With the voices of Jim Sturgess, Helen Mirren, Geoffrey Rush, Sam Neill, Anthony LaPaglia. Directed by Zack Snyder. Rated PG for some sequences of scary action. 91 minutes.
LEGEND OF THE GUARDIANS: THE OWLS OF GA’HOOLE has a clumsy and awkward title to go with its clumsy and awkward script. Based on several books by Kathryn Lasky, something seems to have gotten lost in mushing them all up into a single story. This is a movie in which the overall story arc is pedestrian, but the details are so complicated as to nearly defy description.
Young viewers may enjoy the 3D animation of owls in flight, but they are likely to quickly lose interest in a complex story that’s so convoluted that you may feel a need to take notes. Soren (voice of Jim Sturgess) is a young owlet who, along with his brother, is kidnapped by a group of bad owls who consider themselves “pure bred.” Their goal is to turn the kidnapped young owls into soldiers or, if they’re not suitable, into slaves.
The owls are turned into slaves by staring at the moon. Why? It’s not clear. But these slaves are now “pickers” and what they do is go through the “nuggets” spit up by the owls of the undigested parts of their prey looking for metal slivers. The slivers are collected to produce some kind of emanation that incapacitates owls. Why? Who knows? Is it radiation? Magnetism? Funny squiggly lines?
Soren escapes the bad owls and seeks out the legendary Guardians, not even sure if they’re for real. They are, and the rest of the movie is about the impending battle between good and evil, the showdown between Soren and his brother, and viewers attempting to keep all the owls straight. Other than cheering the good owls and booing the bad, owls it’s almost impossible to figure out what’s going on.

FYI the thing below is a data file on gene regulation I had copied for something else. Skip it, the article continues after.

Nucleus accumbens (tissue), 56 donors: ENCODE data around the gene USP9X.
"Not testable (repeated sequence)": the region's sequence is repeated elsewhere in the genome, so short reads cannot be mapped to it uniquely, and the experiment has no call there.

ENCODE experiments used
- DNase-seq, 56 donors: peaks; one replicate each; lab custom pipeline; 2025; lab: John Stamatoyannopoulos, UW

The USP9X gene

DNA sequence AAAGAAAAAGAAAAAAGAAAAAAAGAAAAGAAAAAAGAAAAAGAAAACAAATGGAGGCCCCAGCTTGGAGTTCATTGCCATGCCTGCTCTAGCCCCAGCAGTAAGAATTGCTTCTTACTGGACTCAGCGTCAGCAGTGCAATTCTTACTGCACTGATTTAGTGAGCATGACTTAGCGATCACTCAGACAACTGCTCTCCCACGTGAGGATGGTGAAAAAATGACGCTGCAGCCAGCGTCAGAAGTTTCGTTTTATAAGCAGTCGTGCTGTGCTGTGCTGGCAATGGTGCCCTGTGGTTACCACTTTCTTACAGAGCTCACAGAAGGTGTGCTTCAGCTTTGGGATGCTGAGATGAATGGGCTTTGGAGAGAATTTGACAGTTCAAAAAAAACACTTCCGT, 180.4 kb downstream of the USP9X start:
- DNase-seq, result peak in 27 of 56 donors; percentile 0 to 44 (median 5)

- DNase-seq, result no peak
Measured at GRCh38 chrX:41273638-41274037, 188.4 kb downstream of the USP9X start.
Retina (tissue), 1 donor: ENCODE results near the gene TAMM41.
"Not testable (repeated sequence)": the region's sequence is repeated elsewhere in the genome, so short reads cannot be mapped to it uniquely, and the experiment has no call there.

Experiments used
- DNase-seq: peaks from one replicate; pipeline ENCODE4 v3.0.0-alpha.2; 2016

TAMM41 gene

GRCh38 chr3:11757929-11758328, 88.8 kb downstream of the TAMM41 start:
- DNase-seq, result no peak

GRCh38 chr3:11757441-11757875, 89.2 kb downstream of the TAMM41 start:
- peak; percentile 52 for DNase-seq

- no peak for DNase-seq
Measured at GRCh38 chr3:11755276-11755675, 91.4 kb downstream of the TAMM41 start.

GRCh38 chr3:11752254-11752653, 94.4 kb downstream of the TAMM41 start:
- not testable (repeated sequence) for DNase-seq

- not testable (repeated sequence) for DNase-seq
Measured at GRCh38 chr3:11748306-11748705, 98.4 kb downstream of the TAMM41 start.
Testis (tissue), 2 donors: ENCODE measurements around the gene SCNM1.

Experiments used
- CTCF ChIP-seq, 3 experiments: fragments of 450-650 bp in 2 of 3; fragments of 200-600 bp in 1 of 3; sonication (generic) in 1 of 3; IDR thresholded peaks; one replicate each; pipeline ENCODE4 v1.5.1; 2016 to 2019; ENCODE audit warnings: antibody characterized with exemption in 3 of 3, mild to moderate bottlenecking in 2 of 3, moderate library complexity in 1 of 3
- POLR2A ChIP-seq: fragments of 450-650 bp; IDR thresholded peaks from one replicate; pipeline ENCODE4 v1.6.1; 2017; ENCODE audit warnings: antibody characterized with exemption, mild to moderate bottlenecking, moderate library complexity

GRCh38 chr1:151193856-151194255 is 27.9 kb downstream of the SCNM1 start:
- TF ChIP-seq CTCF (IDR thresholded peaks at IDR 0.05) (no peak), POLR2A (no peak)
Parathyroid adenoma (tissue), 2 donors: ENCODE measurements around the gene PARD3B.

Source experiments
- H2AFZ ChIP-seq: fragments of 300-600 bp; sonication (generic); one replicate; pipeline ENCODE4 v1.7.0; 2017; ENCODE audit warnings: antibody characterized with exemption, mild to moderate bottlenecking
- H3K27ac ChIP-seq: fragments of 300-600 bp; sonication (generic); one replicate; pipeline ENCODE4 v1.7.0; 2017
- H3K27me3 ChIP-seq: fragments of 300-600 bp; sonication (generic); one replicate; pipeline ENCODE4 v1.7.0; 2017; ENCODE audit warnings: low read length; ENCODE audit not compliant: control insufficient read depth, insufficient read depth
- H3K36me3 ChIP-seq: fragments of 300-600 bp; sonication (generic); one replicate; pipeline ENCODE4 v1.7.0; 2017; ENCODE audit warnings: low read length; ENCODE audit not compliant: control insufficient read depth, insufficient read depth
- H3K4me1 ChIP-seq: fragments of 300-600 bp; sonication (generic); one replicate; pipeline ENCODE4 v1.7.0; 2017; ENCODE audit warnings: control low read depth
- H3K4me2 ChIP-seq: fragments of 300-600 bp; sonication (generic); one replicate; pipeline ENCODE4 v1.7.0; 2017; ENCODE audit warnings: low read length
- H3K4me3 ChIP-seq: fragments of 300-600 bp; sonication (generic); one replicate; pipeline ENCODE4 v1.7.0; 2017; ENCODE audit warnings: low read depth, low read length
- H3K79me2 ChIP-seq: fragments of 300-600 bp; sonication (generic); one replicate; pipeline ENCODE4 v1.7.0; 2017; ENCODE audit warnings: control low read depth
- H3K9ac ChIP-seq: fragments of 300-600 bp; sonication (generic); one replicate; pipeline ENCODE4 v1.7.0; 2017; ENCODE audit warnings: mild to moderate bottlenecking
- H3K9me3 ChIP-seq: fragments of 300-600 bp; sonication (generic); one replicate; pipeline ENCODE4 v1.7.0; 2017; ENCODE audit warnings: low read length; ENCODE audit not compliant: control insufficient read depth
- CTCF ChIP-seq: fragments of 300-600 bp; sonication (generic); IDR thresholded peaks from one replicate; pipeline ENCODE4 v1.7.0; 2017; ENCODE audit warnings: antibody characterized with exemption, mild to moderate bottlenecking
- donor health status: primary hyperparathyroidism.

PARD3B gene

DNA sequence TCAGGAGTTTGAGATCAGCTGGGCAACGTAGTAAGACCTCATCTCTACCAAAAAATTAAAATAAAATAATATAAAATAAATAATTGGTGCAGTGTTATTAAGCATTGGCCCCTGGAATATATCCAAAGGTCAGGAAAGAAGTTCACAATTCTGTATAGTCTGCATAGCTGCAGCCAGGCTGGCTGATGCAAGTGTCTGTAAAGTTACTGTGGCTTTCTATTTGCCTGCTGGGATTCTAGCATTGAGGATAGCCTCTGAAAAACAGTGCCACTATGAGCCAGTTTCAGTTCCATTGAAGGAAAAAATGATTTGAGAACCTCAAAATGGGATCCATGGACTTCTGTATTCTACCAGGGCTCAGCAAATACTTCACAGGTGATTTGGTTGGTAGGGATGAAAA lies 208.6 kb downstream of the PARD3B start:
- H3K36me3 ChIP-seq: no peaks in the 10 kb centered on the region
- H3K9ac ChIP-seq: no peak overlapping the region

The unnecessary 3D aside – and please, please, please do not waste money paying extra just to see the owls in flight – the animation is actually quite impressive. The details of feathers and wings makes the owls look realistic which causes two problems which the filmmakers might not have anticipated. First, realistic looking owls have a rather limited range of expression, which makes it hard to connect with the characters. Second, if they’re going through the bother of making them look real, why then make them totally unreal by dressing them in absurd battle armor?
And that’s the problem. There’s no way to get into the story because we’re looking at owls, who are hard to keep straight even if they vary in size and markings. Once you scrape away the details about owlish purity and metal shavings, this is yet another story about a young character who has to prove himself in battle, eventually triumphing over the forces of evil. Since we never really care about the character, it’s hard to get too worked up over his adventures.
It’s equally hard to imagine who the young viewers are who are supposed to respond to “Legend Of The Guardians.” “Owls are cool” may suffice for a little while, especially during the flying scene, but eventually they’re going to realize they have no idea what’s going on, or what the fighting between the “good” and “bad” owls is all about. For all the care that obviously went into the look of the film, it’s a pity they couldn’t expend a little more effort into telling a coherent story.•••
Daniel M. Kimmel is a veteran movie critic and author of a host of film-related books, the most recent being I’ll Have What She’s Having: Behind The Scenes Of The Great Romantic Comedies. He teaches film at Suffolk University and lives in Somerville.